Abrupt goodbyes

Last saturday I attended the funeral of Eugene Munyandinda, a Rwundese priest that lived in my old town for the last 12 years. His priest studies had been supported by the priest of the main church of Deinze and Eugene had come to visit after he had finished his studies.

In the genocide of Rwanda in 1994 he managed to survive the torturing and killing that was going on but the rest of his family had been killed. After a difficult journey he managed to arrive in Deinze as a refugee. Soon he integrated in the city, started helping in church and started learning some Dutch, nevertheless with a huge accent.
Soon he became a well known face downtown with his big smile and on weekends dressed with the colors of the local football club. He also sang in the youth choir and taught us some African songs to sing.

Some years later he had discoverd that 2 of his brothers children were still alive and in a orphanage in Rwanda. He brought them to Belgium and looked after them which caused the necessary discussions: can a catholic priest raise children ..... but with his stubbornness he ignored all the discussions, advice, ... and took them in his home and with the help of friends and some nuns he raised them in Belgium.

After 11 years of being assistant priest in the main church in Deinze, he became priest in the neighbour town Olsene. He was welcomed there with a bit village party and his smile was shining as ever before. I remember we had to sing for his inauguration there since there was no choir yet. In the last year he actually flourished there in his own parish, the people got used to his accent as we did the years before in Deinze and he managed to get a big choir founded there.

2 weeks ago, he abruptly died in a car accident. Although I didn't know Eugene that well personally, his death came as a shock to me. I guess you never expect anybody to die so suddenly, so abruptly without any warning. Even though he probably did not know that I was present, even though no family could be there to see my presence at his funeral, even though I knew the crowd would be very big, I felt it was only appropriate to go to his funeral for a last goodbye. With the youth choir of Deinze we sang the Rwandese 'Our father' that he taught us.

I didn't expect that I would be so touched by the funeral which was quite impressive. Indeed, lots of people from Deinze and lots of people of his new parish were present proving how well integrated and accepted he was in our society there. I guess everybody loved his good humour and big smile which helped us forgive him his little faults he had as anybody else. All local organisations were present, but also many many Rwandese friends came over: the African community in Brussels with whom Eugene always stayed very very close in touch and who understood what he had gone through during the genocide and also his only remaining brother living in congo and friend priests from Rwanda. It became a big bilingual funeral in Flemish and French with 7 priests (3 Belgian and 4 Rwandese), even his Rwandese bisshop was present.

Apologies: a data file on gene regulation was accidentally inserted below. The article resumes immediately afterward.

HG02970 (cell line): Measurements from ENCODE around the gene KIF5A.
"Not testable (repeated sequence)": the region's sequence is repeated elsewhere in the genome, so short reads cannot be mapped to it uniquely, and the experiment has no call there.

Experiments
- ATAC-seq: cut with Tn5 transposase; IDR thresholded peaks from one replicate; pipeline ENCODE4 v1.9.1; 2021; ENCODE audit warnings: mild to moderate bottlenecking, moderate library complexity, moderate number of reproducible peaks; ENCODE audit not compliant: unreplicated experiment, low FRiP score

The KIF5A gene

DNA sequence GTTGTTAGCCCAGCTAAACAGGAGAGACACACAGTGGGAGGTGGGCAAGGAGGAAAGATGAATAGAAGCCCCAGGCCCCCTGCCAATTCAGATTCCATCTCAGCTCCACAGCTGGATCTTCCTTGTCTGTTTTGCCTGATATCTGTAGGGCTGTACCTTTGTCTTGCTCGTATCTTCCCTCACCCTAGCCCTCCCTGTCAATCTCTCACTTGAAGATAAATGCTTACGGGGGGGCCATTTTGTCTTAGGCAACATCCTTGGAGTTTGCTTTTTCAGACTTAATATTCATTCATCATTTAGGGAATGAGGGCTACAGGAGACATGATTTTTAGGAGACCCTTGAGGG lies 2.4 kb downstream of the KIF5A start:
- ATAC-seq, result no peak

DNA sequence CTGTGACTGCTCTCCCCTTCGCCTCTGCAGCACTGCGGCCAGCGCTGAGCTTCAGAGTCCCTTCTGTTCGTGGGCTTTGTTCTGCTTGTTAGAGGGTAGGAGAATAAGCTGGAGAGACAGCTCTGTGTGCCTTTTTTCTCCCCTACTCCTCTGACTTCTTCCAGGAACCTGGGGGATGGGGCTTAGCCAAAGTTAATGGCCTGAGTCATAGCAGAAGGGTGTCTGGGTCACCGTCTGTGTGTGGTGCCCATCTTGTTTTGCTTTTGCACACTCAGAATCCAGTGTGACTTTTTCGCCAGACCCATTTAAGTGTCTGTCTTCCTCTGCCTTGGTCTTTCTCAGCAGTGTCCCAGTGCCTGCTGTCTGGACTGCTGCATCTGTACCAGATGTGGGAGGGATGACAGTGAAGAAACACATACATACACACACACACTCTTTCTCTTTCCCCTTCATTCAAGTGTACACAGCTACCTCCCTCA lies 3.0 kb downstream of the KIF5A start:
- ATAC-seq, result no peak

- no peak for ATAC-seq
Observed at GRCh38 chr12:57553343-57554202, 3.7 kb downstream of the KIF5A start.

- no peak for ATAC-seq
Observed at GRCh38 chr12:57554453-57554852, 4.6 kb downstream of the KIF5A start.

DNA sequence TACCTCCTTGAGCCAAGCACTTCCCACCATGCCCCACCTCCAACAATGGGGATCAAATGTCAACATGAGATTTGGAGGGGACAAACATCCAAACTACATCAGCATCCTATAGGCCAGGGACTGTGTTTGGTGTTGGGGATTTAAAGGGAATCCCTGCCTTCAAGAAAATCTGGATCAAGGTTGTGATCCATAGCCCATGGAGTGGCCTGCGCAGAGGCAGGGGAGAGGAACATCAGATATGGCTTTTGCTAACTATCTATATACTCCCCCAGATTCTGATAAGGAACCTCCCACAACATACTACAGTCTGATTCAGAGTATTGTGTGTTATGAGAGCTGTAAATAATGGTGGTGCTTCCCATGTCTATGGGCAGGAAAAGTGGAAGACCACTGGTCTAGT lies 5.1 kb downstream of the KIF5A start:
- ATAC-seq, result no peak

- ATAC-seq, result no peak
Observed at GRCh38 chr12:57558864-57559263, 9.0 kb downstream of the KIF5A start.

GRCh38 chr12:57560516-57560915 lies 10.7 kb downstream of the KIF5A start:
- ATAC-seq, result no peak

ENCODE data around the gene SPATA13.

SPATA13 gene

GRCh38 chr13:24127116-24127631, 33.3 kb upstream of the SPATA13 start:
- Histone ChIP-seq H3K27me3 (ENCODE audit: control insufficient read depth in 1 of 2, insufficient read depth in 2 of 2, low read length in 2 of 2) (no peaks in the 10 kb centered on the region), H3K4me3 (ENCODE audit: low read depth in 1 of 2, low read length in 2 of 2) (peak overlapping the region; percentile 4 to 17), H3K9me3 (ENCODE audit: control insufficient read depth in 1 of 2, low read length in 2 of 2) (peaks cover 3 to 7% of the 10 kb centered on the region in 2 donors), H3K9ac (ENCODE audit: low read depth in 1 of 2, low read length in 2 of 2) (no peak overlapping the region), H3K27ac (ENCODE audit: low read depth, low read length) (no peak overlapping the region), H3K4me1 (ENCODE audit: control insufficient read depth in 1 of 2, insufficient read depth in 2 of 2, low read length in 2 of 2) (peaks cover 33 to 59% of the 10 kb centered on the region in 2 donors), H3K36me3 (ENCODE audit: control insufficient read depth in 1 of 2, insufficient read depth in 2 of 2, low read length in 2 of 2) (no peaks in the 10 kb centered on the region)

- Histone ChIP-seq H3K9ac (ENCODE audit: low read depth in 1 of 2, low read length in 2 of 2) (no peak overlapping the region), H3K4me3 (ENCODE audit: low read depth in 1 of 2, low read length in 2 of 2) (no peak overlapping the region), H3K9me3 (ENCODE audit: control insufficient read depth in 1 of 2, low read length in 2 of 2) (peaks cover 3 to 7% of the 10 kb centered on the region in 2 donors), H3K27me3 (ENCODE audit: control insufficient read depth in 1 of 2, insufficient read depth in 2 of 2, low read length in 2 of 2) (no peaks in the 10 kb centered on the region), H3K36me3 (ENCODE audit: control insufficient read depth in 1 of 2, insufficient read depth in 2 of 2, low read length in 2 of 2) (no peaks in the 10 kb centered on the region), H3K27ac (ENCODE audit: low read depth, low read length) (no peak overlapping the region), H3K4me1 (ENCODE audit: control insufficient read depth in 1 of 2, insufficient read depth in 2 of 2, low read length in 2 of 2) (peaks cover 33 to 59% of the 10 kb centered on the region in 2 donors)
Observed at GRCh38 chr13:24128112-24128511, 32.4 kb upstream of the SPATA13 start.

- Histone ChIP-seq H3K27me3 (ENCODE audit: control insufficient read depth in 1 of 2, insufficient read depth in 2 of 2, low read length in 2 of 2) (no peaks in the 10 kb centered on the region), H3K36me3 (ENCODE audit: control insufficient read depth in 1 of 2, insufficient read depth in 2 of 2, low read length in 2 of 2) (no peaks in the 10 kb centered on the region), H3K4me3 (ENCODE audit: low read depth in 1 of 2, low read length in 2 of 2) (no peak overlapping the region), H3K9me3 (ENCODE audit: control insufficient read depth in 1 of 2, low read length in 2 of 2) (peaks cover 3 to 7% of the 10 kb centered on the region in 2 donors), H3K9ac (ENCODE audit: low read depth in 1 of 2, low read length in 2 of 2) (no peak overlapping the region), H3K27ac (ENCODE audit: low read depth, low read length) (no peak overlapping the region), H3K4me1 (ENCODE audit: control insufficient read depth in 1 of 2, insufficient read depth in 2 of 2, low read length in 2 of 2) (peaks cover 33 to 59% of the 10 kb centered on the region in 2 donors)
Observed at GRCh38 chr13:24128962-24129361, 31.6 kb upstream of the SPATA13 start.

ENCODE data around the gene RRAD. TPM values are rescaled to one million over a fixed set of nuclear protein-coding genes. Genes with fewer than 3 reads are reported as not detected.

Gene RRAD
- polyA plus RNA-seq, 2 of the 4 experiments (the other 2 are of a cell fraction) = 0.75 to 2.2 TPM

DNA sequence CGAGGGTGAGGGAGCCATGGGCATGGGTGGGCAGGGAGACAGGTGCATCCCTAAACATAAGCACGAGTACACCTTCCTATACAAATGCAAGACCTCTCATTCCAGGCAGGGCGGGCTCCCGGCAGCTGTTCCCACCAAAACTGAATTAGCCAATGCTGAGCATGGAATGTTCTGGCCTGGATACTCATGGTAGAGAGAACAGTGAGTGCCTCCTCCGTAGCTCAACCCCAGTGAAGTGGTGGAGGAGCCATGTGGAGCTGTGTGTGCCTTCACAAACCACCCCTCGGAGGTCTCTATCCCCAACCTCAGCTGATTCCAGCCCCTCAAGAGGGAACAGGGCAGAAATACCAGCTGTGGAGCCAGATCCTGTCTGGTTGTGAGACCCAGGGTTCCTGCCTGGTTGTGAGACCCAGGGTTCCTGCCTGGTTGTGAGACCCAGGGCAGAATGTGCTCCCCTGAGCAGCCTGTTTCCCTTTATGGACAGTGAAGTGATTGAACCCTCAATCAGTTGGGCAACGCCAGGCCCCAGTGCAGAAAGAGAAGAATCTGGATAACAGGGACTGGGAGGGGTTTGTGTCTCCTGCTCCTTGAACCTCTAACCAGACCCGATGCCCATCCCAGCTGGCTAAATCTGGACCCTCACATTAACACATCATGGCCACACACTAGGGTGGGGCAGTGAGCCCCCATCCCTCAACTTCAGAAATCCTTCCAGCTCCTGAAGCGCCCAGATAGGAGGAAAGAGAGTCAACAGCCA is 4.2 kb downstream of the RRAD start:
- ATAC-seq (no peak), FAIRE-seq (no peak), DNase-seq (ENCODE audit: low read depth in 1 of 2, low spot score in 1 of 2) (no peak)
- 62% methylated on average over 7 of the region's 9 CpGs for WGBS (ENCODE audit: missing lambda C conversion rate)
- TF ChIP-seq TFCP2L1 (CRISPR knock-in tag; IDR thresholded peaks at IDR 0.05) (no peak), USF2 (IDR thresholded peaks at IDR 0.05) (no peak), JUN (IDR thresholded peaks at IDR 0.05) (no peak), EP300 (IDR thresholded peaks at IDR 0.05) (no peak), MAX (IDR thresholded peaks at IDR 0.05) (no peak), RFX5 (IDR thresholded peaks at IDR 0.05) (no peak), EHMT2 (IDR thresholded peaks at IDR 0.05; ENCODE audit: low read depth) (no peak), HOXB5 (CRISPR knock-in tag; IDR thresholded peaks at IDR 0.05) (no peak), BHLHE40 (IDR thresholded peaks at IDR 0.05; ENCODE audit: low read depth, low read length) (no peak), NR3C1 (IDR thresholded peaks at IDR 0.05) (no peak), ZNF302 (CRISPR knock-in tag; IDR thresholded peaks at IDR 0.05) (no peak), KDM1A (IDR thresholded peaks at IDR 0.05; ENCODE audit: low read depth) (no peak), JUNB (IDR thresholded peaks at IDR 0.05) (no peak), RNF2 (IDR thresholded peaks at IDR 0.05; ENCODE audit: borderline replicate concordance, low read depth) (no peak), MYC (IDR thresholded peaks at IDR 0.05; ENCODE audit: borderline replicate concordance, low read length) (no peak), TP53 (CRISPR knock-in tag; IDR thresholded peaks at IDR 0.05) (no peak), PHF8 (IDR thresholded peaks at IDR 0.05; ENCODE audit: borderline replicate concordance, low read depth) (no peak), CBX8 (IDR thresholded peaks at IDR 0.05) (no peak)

He would have been so proud at his choir in his parish.

Most people, so do i, feel most with Didier and Diane, his foster children, nephew and niece. Can you imagine what they've been through in their short lives already. It seems so hugely unfair that they are alond once more and have to somehow start over again. I don't know yet what will happen with them, right now lots of Rwandese friends were staying over and also a nun who has always helped the family from the beginning was staying with them, but a more permanent solution will have to be found. They are not helpless anymore at 16 and 14 but they are still very vulnerable.

During service I had to think about our multicultural society. The service was so beautiful and it all merged into each other nicely. I was sitting there next to 10 African ladies and I could only admire their beauty and style and I thought we should all interact so much more. It really adds something, we truly can learn from each other despite many prejudices that might be even true. The whole thing was so much in contrast with the racist murders that took place in Antwerp a couple of weeks before. Or other racism that is truly growing in Belgium. I hope that Eugenes death and funeral makes some other people think as well. A couple of hours after his funeral some street kids got into a discussion and fight with an adult on a bus and they kicked him to death. Today another shocking event happened in Belgium : the corpses of 2 little missing girls have been found back murdered after 3 weeks of searching. They say that the world has in fact become a safer place than decades ago, but that our media focuses much more on that type of events. I sure hope so because Belgium has gone through some shocks of that type shocks in the last 2 months. It's truly unbelievable, but I do still feel very safe in this country. I do still believe thses are isolated cases.


Allie said…

Your tribute to Mr. Munyandinda is very heartfelt and honest. I am sorry to have never gotten the opportunity to meet this man as he certainly seems like an inspiration. To have dealt with the horrors that he experienced, yet he continued on with his faith and forever giving to other people's lives makes him one of a kind.

Thank you for sharing your grief and I know that your rememberance of this great man allows him to be honored as he should be.

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